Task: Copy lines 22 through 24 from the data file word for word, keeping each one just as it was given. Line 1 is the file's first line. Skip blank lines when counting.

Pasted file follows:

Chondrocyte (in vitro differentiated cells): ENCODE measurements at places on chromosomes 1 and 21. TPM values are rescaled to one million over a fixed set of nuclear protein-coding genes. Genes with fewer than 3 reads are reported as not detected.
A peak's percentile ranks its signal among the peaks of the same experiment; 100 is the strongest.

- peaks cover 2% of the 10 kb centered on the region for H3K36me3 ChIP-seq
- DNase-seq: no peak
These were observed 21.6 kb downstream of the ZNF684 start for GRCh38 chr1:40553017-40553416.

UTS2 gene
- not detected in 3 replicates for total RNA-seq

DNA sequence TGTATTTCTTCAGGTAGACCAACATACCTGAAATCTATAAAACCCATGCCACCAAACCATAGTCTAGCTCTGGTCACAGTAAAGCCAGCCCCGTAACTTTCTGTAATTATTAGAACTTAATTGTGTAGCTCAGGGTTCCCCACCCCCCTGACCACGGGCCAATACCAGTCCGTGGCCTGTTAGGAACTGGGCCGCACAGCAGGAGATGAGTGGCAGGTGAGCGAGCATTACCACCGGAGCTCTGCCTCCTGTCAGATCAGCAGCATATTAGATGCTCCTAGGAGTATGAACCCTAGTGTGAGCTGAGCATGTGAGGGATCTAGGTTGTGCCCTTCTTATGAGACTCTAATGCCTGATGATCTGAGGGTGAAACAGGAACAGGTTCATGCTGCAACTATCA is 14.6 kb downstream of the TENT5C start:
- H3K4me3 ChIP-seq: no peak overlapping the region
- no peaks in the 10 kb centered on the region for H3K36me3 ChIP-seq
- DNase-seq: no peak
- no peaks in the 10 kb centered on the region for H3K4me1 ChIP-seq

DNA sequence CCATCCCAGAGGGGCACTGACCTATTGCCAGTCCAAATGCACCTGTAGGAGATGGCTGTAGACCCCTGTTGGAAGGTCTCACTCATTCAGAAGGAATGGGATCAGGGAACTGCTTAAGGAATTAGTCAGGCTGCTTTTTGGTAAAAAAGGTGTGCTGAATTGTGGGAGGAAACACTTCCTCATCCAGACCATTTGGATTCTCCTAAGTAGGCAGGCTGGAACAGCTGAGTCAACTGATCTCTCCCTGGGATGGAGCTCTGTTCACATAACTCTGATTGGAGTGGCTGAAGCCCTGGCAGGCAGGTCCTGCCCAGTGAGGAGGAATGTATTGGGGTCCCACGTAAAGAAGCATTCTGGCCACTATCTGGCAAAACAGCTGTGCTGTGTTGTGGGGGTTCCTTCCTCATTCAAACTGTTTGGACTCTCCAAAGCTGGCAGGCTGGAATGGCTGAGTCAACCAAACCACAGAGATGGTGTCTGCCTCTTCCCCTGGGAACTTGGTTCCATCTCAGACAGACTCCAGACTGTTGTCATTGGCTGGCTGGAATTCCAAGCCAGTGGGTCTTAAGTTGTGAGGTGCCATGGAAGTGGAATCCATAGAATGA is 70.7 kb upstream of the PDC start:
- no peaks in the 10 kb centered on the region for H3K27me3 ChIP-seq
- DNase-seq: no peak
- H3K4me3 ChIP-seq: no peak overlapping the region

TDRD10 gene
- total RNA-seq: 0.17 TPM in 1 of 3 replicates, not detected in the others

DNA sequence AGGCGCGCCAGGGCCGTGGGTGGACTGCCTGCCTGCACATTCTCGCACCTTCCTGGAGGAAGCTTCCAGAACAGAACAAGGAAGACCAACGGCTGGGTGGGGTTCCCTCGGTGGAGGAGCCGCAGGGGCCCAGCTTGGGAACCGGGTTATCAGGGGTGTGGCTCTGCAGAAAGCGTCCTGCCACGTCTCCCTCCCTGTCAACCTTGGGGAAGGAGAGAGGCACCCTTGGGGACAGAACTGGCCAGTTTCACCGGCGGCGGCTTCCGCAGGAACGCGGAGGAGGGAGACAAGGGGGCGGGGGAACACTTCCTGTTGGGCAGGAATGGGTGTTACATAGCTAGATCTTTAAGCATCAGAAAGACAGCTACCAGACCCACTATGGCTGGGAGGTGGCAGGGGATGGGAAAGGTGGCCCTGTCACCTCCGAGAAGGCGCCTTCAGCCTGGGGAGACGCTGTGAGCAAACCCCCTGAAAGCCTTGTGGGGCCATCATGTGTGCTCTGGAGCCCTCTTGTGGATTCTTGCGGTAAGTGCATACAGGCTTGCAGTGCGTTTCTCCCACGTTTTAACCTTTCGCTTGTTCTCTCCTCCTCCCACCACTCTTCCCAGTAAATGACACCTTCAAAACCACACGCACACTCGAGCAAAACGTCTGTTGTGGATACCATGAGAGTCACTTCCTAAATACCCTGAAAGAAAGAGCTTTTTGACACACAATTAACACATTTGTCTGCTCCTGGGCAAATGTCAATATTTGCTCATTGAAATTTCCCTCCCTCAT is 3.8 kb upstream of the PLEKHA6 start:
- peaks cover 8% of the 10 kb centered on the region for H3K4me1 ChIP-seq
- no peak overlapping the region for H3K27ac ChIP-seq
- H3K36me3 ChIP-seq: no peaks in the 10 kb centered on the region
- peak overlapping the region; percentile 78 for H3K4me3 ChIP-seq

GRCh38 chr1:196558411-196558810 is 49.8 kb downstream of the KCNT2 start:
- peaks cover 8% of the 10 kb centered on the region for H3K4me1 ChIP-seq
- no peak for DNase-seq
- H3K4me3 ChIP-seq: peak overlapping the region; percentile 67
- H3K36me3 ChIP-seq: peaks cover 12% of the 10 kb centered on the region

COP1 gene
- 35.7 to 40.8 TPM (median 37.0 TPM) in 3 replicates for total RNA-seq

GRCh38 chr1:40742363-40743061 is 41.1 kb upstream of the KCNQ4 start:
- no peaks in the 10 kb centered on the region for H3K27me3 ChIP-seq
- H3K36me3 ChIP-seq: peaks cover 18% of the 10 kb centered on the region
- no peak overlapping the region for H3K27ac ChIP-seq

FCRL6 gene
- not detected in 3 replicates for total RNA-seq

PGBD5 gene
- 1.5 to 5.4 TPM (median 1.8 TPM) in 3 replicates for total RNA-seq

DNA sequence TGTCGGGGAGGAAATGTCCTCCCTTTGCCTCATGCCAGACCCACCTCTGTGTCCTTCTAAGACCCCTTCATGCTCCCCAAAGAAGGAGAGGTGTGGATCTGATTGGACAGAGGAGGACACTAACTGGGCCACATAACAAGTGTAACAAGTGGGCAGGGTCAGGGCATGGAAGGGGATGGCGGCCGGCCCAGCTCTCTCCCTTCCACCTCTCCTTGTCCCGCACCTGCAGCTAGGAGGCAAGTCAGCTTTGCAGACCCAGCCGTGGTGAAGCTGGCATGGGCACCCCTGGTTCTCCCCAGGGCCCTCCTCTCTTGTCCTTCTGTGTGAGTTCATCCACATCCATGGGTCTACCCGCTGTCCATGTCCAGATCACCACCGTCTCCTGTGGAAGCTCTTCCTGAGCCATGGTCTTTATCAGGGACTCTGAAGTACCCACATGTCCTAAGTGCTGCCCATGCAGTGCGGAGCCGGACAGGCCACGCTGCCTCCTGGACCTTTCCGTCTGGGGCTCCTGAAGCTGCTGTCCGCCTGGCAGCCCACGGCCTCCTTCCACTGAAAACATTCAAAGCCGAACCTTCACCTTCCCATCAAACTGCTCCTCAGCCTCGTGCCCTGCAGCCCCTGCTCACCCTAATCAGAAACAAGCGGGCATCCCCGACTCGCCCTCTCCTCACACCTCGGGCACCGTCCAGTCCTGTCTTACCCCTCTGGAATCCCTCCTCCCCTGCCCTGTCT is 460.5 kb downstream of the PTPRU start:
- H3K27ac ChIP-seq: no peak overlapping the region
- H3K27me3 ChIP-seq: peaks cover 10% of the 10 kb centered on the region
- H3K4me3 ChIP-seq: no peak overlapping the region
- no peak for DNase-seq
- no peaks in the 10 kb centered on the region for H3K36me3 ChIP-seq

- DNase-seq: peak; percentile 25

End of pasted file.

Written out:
- H3K36me3 ChIP-seq: no peaks in the 10 kb centered on the region
- peak overlapping the region; percentile 78 for H3K4me3 ChIP-seq

GRCh38 chr1:196558411-196558810 is 49.8 kb downstream of the KCNT2 start: